Butterflies of the Amazon and Andes
Red-banded Altinote
Altinote dicaeus  LATREILLE, 1817
subfamily - ACRAEINAE

Altinote dicaeus callianira, male, San Pedro, Madre de Dios, Peru  Adrian Hoskins
The tribe Acraeini is primarily African - there are for example 83 species in Kenya, and about 230 in the whole African continent. There are also a few species in Asia, and an estimated 55 in the whole of the neotropical region.
In the neotropics the tribe is represented by 3 genera, most members of which have a pattern of red or orange-yellow bands on the forewings. The genus Actinote comprises of thinly scaled species whose wings have a translucent and shiny appearance. The other 2 genera Abananote and Altinote, are heavily scaled and boldly marked.
Altinote have velvety black wings, banded with bright red, orange or yellow. They are toxic models which form part of a complex Batesian / Mullerian mimicry ring involving Heliconius, Gnathotriche, Eresia, Castalia and various Ithomiine genera. Altinote characteristics which in combination make it possible to distinguish them from other genera include short straight antennae with flattened clubs, and closed cells on the hindwings. The latter can most easily be seen from the underside.
Altinote dicaeus is probably the commonest and most well known species, found in Peru, Bolivia, Ecuador, Venezuela and Colombia.
Altinote dicaeus callianira, Huanuco, Peru  Adrian Hoskins
This species occurs in disturbed cloudforest habitats at altitudes between about 1200-1800m. Colonies are localised, and tend to be found in open sunlit situations, usually along roadsides, or close to farmland.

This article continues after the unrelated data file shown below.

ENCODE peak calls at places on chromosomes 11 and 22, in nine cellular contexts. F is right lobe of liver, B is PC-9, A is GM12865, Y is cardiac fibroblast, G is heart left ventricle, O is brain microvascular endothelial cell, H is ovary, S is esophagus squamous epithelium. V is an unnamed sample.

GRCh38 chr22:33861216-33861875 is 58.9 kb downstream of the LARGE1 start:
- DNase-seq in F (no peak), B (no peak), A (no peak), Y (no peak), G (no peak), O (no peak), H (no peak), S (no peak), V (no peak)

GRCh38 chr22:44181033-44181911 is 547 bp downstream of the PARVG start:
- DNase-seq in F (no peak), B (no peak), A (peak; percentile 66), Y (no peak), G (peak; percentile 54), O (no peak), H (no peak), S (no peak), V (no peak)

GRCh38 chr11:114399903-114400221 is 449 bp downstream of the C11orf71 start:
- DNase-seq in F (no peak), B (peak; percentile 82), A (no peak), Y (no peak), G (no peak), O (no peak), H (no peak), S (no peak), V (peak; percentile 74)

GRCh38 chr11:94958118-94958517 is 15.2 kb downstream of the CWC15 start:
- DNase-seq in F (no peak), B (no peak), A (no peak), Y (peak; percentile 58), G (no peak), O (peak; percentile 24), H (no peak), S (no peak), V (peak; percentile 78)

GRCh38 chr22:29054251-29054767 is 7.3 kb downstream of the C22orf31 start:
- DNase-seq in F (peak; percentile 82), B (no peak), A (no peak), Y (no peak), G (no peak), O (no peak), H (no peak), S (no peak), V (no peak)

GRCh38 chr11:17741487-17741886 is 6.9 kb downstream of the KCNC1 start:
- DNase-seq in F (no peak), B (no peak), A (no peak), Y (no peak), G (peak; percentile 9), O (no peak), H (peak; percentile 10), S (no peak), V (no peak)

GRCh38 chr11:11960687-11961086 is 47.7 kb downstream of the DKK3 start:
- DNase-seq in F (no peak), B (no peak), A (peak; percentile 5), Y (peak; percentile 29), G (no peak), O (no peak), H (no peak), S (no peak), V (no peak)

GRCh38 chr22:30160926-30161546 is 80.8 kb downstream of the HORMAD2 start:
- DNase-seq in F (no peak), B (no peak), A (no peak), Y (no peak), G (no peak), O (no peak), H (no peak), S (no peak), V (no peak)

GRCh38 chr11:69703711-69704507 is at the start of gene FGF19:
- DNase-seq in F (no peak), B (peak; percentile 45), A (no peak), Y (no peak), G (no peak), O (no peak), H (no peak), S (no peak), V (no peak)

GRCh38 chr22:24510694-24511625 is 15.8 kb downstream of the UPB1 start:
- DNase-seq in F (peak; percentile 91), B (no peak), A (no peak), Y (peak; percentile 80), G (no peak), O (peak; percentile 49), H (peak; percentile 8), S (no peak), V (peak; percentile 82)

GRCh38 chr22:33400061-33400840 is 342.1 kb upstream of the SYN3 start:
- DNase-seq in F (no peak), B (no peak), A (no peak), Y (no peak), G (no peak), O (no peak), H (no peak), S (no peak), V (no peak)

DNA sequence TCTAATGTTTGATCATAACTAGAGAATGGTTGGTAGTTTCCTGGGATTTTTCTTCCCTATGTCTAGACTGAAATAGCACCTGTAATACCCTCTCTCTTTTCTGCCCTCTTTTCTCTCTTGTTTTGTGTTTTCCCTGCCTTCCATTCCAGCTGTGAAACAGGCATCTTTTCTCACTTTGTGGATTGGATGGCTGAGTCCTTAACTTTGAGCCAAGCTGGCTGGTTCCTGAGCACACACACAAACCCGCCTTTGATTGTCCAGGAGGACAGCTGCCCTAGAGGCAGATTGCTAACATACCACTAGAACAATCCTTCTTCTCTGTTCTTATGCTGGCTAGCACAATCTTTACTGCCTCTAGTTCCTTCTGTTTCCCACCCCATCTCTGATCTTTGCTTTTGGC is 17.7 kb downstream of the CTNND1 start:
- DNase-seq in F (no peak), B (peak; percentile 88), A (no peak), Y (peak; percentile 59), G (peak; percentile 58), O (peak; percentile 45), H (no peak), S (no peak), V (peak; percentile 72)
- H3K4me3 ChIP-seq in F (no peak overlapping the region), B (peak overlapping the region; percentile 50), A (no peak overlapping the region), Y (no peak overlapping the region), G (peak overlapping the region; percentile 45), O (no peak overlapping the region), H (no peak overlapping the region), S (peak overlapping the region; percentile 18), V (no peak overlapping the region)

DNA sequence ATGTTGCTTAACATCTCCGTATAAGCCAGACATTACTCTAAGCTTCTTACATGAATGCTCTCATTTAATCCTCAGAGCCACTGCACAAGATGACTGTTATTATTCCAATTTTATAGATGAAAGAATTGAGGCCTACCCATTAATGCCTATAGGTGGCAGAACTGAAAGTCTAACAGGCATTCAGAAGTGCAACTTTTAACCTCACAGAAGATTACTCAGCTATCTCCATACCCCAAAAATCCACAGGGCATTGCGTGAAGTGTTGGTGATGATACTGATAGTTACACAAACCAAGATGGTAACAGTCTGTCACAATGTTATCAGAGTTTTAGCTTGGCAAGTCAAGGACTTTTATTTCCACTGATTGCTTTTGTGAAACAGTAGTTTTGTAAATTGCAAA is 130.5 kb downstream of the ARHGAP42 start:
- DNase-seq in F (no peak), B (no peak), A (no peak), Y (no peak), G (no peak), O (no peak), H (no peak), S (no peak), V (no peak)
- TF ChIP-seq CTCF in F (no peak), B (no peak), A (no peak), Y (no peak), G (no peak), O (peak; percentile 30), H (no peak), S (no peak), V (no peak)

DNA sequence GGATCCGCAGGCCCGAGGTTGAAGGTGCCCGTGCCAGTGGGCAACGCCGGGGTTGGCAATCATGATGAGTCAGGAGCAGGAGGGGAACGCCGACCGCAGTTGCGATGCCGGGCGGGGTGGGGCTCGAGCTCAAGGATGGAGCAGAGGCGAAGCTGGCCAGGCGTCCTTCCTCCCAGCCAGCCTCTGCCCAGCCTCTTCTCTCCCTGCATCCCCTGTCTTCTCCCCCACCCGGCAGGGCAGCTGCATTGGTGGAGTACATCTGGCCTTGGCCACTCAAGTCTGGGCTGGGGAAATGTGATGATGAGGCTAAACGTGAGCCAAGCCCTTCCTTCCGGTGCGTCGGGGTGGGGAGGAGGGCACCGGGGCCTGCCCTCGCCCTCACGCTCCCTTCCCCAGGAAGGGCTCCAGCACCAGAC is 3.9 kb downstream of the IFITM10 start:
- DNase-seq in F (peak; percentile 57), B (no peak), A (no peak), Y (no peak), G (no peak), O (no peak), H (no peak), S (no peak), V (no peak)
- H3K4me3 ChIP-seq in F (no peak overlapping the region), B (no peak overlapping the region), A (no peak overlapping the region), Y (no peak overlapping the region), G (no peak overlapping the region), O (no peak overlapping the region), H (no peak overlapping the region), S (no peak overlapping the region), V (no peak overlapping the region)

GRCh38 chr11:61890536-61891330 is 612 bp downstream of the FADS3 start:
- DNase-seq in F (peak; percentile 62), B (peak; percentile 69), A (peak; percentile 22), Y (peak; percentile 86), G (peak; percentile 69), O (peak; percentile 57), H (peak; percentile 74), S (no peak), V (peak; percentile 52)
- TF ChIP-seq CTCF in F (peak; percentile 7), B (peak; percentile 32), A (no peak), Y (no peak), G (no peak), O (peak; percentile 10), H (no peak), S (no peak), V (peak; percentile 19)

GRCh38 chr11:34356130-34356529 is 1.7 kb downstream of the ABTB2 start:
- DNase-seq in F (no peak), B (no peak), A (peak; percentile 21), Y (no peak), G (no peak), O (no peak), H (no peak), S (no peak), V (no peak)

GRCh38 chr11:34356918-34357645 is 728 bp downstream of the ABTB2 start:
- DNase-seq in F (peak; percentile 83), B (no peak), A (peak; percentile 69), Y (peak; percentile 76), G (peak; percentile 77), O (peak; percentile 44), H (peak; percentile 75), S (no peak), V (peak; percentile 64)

I have no information specific to dicaeus. The following generalisations are applicable to the genus Altinote : The eggs are yellowish and barrel-shaped. They are laid in batches of between 50-100 on the foodplants which according to species include Eupatorium, Vernonia, Mikania ( Asteraceae ) and Boehmeria, Mikania ( Urticaceae). The caterpillars are typically dull greenish or brownish in colour. They are adorned on the back and sides with rows of short branched blackish spikes which in some species have mildly urticating properties. They live gregariously until the final instar. The pupae are whitish or pale yellow, marked with black spots or lines on the wing-pads and short black spikes on the abdomen. They are suspended from stems or foliage.

Altinote dicaeus callianira, males, San Pedro, Madre de Dios, Peru  Adrian Hoskins
Adult behaviour

The butterflies are most abundant in the rainy season, when they can be seen in groups of up to a dozen, visiting flowers, or flying in the morning sunshine.

The bold patterns, bright colours and slow fluttering flight of these butterflies suggests that they are "advertising" their toxic properties to escape predation by birds.

Males commonly bask on unsurfaced roads, where they imbibe dissolved minerals from the damp ground. Once settled on the ground to feed they are exceedingly reluctant to move - so much so that I've often found aggregations of up to 20 that have been crushed by passing vehicles.



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